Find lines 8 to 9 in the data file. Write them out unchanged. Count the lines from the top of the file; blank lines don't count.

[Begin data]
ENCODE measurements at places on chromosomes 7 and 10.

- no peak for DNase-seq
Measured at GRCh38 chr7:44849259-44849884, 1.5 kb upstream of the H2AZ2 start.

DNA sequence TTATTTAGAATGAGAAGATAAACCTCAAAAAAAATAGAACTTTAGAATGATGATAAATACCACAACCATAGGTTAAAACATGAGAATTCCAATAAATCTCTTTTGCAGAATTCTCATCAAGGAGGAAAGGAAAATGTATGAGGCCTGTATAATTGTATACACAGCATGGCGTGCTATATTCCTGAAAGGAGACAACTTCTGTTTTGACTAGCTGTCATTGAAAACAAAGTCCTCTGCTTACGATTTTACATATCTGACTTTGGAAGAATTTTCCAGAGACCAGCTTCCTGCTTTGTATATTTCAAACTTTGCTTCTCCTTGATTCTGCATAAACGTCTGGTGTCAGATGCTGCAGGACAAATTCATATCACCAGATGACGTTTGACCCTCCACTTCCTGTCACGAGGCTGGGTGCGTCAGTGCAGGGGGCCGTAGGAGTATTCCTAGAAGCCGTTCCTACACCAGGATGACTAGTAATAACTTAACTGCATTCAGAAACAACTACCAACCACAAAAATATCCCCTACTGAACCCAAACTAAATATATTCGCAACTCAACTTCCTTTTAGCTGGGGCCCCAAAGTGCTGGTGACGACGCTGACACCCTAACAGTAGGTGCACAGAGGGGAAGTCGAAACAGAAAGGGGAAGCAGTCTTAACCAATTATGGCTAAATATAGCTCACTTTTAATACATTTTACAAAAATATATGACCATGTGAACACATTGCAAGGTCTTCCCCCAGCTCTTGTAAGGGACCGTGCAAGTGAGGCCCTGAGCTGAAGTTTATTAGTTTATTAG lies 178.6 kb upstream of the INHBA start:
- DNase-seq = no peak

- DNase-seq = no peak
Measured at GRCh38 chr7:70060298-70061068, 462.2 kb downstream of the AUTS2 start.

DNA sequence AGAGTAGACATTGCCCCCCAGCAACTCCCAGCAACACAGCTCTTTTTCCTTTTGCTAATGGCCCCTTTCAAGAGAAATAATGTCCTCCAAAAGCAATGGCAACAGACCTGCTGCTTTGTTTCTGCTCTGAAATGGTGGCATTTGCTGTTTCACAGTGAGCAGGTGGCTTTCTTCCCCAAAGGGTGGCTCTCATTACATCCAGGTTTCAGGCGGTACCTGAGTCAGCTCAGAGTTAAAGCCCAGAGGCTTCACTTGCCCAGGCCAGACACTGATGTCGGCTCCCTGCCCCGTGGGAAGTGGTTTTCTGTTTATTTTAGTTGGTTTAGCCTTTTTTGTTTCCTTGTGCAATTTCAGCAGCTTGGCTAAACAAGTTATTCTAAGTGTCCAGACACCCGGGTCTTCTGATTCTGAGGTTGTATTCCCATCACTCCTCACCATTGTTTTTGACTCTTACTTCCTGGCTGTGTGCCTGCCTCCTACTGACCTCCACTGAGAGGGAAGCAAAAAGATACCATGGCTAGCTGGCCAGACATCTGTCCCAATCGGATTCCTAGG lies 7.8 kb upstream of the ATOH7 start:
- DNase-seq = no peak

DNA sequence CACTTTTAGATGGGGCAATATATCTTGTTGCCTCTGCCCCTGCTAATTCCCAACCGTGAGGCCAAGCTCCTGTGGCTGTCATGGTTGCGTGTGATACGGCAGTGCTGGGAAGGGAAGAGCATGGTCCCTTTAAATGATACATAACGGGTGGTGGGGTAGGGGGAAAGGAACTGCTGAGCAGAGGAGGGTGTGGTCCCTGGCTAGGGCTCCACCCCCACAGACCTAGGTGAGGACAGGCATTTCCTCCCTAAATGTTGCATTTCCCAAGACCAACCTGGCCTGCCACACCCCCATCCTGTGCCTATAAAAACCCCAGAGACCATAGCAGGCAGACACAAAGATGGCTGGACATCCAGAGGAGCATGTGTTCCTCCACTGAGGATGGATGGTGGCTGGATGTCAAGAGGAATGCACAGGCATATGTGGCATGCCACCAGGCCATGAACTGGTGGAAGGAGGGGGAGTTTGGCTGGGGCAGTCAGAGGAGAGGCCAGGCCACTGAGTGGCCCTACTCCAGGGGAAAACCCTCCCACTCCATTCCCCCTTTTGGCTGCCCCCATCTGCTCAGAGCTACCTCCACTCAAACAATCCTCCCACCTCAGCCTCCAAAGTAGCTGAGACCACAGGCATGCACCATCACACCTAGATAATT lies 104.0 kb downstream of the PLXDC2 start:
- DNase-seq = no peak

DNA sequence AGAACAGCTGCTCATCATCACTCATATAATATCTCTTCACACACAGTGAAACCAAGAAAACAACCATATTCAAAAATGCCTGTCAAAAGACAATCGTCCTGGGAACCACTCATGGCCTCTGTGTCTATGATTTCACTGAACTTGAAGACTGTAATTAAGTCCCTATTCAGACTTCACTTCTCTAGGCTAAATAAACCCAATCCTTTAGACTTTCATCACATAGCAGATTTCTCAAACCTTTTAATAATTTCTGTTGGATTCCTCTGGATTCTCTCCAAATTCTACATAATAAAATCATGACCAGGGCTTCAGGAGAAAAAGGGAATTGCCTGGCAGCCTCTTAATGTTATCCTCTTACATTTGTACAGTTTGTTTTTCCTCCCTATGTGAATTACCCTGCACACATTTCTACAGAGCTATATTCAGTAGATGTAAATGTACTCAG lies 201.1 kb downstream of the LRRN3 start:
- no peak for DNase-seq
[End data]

DNA sequence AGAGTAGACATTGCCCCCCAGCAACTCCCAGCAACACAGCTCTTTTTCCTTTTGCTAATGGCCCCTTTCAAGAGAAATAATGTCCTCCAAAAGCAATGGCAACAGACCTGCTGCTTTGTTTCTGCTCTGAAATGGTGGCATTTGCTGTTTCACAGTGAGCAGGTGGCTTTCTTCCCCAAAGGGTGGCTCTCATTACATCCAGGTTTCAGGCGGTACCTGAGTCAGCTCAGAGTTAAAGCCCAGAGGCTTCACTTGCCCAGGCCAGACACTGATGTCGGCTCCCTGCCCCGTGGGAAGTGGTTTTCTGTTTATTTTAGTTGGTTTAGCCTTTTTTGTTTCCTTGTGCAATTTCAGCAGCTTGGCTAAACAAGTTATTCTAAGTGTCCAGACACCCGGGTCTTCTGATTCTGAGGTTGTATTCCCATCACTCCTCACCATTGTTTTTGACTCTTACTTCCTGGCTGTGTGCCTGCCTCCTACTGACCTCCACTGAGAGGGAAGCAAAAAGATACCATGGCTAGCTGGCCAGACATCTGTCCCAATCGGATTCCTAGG lies 7.8 kb upstream of the ATOH7 start:
- DNase-seq = no peak